Centre for Water Law, Policy and Science, Energy Environment and Society
Happison Chikova is a 4-year PhD Geography student registered at the University of Dundee. The student is based at the James Hutton Institute in Aberdeen. The PhD programme is a collaborative training partnership by the University of Dundee, Chivas Brothers Limited, and the James Hutton Institute
In order to keep the rise in global temperature below 2 degrees Celsius during the 21st century and to drive efforts to limit the temperature increase even further to 1.5 degrees Celsius above pre-industrial levels as per the universal Paris agreement of the 12th of December 2015, the Intergovernmental Pannel on Climate Change (IPCC) suggested a net zero emission globally by the year 2050(IPCC, 2022).
In November 2018, the Committee on Climate Change (CCC) had reported that ‘fundamental reform is required to ensure that land becomes a more effective carbon store’ (CCC, 2018), and suggested land use policy must promote radically different uses of the UK land to support deeper emissions reductions.
The carbon trading mechanism presents an opportunity to mitigate climate change through Greenhouse Gas emissions (GHGs) reduction in the agricultural soils and enhance soil carbon sequestration through improved sustainable land management practices. The carbon trading mechanism lays a platform for business sustainability models within the agricultural supply chain to benefits farmers, the industry and the environment at large. The UK whisky industry could utilise the carbon trading business model to reduce its carbon footprint and satisfy compliance and its customers.
Since there has been slow progress in GHG emissions reduction within the agricultural soil management processes due to technical challenges (measurement, monitoring, reporting and verification) and lack of economic viable business models that suit local conditions in the United Kingdom, the student is looking at “Unlocking the potential of soils for carbon farming to meet net zero through real time GHG predictions” in the Chivas Brothers Limited whisky supply chain.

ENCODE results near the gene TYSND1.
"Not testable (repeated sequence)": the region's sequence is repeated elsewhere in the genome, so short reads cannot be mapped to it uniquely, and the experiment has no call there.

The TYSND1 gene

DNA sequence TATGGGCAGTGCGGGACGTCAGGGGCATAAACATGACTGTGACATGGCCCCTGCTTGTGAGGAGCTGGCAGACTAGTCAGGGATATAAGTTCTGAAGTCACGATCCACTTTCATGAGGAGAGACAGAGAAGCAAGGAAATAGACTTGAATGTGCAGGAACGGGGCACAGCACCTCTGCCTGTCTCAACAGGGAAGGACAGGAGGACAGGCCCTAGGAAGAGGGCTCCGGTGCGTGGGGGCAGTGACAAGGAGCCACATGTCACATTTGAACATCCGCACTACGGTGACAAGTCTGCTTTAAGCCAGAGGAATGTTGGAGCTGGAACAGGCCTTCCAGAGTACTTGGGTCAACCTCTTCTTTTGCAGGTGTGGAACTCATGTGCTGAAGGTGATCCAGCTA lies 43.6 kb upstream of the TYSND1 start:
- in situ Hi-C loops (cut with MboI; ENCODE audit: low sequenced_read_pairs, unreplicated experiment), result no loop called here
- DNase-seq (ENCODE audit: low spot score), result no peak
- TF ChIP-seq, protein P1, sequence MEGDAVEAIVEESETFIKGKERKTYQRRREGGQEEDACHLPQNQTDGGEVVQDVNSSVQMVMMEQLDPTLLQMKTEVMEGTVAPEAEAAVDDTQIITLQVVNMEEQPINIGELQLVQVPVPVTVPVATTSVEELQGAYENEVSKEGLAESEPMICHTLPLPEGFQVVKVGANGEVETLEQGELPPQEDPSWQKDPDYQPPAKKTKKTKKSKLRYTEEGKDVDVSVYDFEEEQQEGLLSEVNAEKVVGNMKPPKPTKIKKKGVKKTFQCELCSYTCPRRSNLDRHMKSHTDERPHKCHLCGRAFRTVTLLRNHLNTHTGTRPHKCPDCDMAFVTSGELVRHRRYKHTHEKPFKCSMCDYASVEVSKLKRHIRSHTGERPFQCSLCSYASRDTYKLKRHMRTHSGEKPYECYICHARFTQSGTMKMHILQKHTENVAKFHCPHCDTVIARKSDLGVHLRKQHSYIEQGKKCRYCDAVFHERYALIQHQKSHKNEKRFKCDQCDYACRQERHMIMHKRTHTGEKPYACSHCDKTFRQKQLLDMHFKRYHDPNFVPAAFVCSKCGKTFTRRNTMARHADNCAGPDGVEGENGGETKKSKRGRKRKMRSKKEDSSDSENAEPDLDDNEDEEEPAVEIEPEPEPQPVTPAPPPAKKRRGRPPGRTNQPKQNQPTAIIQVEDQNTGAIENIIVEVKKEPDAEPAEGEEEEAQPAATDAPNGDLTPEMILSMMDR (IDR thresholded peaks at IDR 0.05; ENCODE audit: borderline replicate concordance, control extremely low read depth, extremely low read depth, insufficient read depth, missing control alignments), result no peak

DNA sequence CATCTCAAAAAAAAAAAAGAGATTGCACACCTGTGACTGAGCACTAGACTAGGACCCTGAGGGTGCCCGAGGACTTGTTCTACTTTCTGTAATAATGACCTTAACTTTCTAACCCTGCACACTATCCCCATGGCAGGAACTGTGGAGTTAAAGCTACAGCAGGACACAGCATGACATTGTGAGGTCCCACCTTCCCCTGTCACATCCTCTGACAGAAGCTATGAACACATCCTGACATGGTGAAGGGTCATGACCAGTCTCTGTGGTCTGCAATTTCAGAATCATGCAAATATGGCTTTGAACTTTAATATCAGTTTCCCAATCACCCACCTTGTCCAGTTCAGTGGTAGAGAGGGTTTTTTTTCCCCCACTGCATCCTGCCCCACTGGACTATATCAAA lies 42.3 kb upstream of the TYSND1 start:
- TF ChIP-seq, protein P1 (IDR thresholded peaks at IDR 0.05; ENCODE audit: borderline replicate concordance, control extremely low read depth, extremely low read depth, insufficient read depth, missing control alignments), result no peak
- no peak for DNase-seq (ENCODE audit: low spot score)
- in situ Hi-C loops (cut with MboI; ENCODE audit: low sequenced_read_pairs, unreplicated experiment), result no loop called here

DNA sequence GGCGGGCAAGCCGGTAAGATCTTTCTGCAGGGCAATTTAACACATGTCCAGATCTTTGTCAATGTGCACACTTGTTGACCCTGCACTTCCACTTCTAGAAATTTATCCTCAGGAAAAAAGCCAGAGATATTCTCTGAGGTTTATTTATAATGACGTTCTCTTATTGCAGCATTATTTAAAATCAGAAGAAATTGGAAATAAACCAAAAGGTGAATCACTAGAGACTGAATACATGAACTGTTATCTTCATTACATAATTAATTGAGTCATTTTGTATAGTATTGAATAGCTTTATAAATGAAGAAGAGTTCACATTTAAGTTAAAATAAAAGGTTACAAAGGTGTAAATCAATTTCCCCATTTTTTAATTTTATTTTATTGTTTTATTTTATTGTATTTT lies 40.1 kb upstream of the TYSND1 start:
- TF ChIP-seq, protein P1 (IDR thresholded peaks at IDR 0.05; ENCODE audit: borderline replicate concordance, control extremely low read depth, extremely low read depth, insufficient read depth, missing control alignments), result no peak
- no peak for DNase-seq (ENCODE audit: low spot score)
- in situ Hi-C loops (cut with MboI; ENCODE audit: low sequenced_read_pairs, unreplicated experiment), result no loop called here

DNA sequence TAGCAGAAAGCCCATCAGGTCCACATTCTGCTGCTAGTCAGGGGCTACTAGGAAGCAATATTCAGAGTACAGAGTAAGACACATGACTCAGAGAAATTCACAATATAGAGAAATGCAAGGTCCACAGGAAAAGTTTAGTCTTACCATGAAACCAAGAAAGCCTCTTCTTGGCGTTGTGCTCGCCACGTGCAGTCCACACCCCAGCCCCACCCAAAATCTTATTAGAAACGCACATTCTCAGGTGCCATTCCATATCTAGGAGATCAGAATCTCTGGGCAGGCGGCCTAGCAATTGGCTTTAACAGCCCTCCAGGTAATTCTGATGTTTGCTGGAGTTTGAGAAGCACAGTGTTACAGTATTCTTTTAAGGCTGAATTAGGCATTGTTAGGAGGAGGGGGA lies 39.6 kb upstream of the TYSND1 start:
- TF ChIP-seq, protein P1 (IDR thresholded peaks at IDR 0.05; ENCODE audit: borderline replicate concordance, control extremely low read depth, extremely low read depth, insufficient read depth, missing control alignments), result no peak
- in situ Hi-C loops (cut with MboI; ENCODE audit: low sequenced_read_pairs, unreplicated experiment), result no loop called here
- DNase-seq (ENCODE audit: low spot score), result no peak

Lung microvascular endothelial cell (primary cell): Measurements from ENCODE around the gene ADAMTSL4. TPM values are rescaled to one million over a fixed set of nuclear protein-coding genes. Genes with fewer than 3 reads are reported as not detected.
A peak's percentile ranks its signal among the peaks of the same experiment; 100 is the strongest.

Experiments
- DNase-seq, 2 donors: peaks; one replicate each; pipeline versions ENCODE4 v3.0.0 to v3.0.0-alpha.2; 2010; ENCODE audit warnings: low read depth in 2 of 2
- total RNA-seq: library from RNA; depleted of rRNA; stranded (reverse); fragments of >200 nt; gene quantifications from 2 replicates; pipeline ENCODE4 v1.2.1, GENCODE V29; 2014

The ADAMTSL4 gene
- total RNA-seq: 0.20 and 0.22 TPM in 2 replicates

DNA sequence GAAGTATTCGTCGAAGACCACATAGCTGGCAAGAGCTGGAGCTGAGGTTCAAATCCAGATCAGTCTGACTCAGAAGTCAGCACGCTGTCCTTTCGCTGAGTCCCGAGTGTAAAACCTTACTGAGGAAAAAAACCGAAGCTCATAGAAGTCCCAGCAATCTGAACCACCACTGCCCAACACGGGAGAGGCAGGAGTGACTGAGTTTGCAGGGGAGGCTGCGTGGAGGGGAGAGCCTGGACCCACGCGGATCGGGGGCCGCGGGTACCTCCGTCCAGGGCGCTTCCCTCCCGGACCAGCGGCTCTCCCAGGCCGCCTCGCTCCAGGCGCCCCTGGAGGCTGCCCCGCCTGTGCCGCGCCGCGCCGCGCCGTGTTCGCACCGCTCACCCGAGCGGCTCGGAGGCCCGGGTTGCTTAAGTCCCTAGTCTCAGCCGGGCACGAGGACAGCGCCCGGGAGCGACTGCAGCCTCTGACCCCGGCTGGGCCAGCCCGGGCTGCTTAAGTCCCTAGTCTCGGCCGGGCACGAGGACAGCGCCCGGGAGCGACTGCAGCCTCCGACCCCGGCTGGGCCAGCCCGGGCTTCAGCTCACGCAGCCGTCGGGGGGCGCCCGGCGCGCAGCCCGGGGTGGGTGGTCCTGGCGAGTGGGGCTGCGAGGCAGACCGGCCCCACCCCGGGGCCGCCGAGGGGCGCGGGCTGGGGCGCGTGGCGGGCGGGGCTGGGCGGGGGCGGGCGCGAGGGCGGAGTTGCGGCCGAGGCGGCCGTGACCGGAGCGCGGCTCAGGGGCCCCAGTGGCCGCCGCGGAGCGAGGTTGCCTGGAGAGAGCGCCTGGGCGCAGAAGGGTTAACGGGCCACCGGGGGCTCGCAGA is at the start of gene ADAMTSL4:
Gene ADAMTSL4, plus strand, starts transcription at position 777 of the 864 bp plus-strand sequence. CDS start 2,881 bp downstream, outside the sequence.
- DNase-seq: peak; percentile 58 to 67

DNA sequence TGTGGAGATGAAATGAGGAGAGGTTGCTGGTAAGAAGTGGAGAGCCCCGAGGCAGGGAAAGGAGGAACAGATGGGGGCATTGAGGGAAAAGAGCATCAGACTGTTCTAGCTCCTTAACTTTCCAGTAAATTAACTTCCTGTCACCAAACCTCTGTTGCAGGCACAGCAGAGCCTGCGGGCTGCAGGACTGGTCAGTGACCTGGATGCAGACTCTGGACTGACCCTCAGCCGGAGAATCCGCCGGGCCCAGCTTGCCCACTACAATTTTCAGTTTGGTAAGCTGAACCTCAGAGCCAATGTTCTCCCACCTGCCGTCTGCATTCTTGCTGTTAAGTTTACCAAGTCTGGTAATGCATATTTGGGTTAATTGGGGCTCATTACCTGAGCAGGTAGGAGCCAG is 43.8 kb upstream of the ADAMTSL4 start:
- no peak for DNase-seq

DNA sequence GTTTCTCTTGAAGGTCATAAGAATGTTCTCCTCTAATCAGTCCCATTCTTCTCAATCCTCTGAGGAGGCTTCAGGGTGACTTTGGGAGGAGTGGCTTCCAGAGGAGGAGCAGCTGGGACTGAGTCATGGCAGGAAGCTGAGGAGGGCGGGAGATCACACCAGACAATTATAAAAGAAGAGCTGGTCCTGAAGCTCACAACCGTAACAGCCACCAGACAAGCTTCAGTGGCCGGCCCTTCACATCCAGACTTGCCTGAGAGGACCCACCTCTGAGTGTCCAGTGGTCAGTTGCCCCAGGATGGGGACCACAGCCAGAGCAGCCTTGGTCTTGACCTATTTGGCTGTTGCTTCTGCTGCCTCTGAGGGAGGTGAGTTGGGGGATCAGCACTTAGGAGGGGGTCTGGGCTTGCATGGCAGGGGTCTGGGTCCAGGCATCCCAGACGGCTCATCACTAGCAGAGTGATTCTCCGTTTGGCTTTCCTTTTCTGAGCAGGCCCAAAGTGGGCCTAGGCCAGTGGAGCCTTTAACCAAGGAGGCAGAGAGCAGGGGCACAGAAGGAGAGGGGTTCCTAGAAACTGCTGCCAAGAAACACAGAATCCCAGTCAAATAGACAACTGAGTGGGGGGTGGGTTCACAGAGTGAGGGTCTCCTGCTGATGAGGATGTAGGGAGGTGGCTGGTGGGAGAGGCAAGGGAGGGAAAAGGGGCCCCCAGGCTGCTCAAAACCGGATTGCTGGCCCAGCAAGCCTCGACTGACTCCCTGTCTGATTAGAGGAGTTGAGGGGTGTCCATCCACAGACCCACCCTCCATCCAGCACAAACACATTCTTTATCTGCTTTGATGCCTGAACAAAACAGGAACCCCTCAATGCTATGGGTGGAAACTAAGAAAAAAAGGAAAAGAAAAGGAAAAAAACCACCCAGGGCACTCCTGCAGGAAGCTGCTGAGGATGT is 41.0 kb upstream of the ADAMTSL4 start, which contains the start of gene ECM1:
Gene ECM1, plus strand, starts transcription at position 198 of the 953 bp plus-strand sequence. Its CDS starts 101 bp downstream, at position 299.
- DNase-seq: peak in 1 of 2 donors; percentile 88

The student is upscaling the technology developed in RETINA project by engaging various stakeholders ranging from farmers, private and public sector. The project is upscaling measurement, monitoring, reporting and verification (MRV) platforms that are foundational in building a viable business model for both the farmer and the industry. The technology being used in this project includes field -based sensors, remote sensing, smart phone apps and integration models to confirm management practices effective on soil carbon and GHGs reductions for real time GHG predictions.
The student is participating in the development of a carbon code by the UK government which contains requirement and rules for famers to set up soil carbon trading projects. The PhD programme creates carbon footprint models to identify hot spots through life cycle assessments of the barley production. The hot spots are also used in the Chivas Brothers Limited industrial production processes of grain for malt and spirits. This has potential improvements and viable business models for soil carbon trading. The PhD programme identifies market failures and outline a range of challenges to overcome to build a commercial case for the private sector via soil carbon trading.